Lift Me Up

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Survival – Learning To Cope

This month, 3 years  ago, was the beginning of my cancer journey. My October 1st diagnosis cancer anniversary is approaching this week. What should be a time of celebration and victory, surviving 3 years, is, instead, a time of high anxiety and stress, it seems. For the past month I have lived on the edge of dread since discovering a new lump in my other breast. FINALLY, this week it was revealed that it is only a simple cyst and nothing to worry about. Another bullet dodged. This time.

All the while, pink washing is happening around me, around all of us. You’ve seen it, undoubtedly…pink things for sale everywhere you look, from Tic Tacs to fabric scissors and in every string of television commercials. For a breast cancer survivor these things bring a mix of emotions.  A “love / hate ” relationship with PINK.   For all of the fund raising and walking, and emphasis on awareness, we seem nowhere closer to a cure than we were 3 years ago. The advances being made are primarily in the clinical trials for metastatic breast cancer…stage 4…the worst kinds, the rising numbers of young women dying from the disease, having had it spread to other parts of their bodies. More women, not fewer, are being diagnosed with breast cancer every year. Where are we going wrong?

I have had 3 weeks of B-12 shots now, and will continue weekly for the next couple of weeks and then they will test my levels to see if I can go just once a month. I haven’t noticed a huge change in my energies, but small gradual changes, like I crash and burn  at 4 PM instead of 11 AM. I’ll take that.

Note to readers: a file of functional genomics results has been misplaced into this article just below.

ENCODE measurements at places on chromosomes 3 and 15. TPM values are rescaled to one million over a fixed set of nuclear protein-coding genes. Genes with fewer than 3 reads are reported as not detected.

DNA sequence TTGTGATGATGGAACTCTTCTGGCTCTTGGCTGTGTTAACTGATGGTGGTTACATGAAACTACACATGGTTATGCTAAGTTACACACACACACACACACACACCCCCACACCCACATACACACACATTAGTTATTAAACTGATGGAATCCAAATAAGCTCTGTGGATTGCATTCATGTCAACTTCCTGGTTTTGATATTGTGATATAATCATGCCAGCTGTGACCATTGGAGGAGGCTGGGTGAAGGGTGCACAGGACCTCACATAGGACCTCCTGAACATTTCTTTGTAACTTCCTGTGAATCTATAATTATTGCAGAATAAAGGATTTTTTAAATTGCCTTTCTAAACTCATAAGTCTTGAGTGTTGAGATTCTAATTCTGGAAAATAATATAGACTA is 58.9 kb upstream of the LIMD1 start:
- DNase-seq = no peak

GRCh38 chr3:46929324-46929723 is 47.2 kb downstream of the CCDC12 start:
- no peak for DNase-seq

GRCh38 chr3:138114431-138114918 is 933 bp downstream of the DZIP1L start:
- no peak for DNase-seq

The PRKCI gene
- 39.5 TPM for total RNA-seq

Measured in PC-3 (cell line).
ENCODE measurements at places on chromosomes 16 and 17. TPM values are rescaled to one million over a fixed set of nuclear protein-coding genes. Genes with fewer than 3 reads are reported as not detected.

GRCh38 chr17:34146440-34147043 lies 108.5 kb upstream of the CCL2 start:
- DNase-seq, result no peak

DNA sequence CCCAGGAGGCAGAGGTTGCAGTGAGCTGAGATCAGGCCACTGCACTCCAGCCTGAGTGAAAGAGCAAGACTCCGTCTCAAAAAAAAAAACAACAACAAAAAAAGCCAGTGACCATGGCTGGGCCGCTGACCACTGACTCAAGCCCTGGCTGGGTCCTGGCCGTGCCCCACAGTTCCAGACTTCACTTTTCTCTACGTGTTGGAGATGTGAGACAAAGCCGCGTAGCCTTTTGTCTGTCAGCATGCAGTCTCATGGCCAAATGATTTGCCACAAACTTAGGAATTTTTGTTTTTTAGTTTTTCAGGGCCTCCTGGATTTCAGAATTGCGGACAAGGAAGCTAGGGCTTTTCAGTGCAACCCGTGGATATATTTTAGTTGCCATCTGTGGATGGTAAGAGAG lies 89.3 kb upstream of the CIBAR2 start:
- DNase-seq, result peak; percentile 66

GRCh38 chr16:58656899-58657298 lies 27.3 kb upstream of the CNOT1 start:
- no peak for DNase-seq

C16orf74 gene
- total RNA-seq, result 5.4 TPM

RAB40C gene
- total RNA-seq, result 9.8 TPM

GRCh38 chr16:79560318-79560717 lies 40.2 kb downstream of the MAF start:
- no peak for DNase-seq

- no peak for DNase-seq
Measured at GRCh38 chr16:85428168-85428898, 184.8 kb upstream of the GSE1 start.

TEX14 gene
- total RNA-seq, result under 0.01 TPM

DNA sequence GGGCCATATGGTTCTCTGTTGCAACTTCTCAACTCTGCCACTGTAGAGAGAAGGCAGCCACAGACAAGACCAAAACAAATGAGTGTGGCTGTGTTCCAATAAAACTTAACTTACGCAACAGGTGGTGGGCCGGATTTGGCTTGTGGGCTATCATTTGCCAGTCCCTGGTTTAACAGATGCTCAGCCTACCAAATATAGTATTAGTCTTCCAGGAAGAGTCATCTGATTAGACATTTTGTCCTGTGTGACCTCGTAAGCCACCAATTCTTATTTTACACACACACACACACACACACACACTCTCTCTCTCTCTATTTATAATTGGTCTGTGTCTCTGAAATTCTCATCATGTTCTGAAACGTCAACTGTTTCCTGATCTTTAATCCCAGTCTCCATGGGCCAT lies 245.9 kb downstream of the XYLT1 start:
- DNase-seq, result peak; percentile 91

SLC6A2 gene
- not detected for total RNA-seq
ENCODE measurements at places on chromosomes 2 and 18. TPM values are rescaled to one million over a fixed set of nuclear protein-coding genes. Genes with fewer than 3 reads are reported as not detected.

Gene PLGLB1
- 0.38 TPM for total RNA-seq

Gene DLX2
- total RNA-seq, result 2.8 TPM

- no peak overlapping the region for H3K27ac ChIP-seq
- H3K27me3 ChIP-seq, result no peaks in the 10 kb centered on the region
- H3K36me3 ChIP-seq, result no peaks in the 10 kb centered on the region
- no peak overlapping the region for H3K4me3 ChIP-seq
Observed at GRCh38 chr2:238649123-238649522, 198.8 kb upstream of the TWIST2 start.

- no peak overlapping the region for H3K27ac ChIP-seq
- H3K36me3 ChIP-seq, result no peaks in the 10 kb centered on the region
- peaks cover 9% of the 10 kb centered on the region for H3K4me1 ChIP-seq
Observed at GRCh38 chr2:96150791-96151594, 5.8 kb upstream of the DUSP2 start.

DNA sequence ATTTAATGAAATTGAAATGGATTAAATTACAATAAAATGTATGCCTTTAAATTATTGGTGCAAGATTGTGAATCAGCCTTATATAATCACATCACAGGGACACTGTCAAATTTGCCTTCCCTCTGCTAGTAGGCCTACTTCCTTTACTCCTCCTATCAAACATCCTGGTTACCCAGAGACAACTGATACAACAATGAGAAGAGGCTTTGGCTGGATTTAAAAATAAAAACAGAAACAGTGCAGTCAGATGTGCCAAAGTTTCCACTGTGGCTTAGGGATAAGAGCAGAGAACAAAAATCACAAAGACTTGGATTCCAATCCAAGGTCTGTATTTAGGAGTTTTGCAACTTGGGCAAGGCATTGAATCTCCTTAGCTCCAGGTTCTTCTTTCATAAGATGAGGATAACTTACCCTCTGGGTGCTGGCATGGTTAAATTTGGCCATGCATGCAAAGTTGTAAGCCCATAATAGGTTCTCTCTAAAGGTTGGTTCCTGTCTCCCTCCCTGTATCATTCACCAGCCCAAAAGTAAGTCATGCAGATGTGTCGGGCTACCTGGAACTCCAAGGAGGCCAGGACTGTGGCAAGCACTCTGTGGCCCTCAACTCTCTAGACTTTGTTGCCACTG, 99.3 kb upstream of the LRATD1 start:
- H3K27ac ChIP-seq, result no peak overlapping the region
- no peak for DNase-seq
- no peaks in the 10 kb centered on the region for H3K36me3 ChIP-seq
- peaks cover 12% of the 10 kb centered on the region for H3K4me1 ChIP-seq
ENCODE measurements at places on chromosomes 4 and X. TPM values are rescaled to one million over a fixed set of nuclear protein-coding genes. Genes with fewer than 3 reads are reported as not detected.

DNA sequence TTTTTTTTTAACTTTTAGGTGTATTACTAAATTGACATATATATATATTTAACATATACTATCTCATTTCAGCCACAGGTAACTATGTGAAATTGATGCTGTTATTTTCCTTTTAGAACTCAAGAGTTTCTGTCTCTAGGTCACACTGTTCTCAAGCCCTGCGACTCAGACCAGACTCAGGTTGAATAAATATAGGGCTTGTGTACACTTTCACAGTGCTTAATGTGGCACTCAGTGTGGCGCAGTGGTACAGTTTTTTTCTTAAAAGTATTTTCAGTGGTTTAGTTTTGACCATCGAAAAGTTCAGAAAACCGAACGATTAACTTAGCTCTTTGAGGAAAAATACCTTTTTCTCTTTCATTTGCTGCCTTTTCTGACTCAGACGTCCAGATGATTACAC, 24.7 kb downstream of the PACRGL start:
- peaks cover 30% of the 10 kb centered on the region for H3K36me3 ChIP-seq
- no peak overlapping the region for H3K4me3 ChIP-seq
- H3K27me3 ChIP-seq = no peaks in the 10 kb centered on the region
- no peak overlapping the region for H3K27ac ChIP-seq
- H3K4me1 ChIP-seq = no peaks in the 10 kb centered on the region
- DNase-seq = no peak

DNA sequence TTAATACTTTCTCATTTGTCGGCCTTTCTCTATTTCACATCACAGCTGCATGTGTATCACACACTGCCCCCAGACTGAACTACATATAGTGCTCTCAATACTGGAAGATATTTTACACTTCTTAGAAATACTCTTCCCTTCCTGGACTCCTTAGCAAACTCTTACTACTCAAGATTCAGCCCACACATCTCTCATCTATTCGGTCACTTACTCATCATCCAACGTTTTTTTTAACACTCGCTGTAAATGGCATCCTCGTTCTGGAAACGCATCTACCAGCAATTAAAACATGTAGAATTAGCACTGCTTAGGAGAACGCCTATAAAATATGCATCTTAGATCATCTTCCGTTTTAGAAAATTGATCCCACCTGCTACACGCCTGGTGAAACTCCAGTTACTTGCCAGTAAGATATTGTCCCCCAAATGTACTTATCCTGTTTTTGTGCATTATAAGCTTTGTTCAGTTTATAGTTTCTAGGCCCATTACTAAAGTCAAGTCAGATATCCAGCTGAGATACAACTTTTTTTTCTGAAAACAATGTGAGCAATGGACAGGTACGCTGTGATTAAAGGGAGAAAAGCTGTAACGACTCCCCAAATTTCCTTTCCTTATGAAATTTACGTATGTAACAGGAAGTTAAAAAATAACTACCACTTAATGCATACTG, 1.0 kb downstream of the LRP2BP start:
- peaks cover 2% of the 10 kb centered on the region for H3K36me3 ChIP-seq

I will  have a surgical biopsy of a mole on my abdomen next month (which was removed in May) and showed atypical cells in the pathology report. It grew back. “We never like to see that”, my dermatologist said.  He sent me to the dermatological surgeon, who determined it needed a different type of biopsy, the type with stitches. Oh goodie! So much for my 2012 bikini debut! The surgeon is booked for the next 4 weeks.Wait and anxiety – they go hand in hand.

That same week in October (17th) I will also have a uterine biopsy via a D & C operative hysteroscopy under general anesthesia. This is to determine the cause of what has been a year long battle of female problems, and discoveries on my pelvic MRI and Ultrasounds.  Please pray the findings of that will be easy to diagnose and treat.

So you can see that October, in and of itself, is a month of anxious thoughts for me but there are a lot of additional concerns on my plate this October.

For all of the ups and downs of health related issues, my by-line of this blog remains the same…

“Surviving Breast Cancer By The Grace Of God“.

This entry was posted on September 26, 2011. 4 Comments

A Smoking Gun?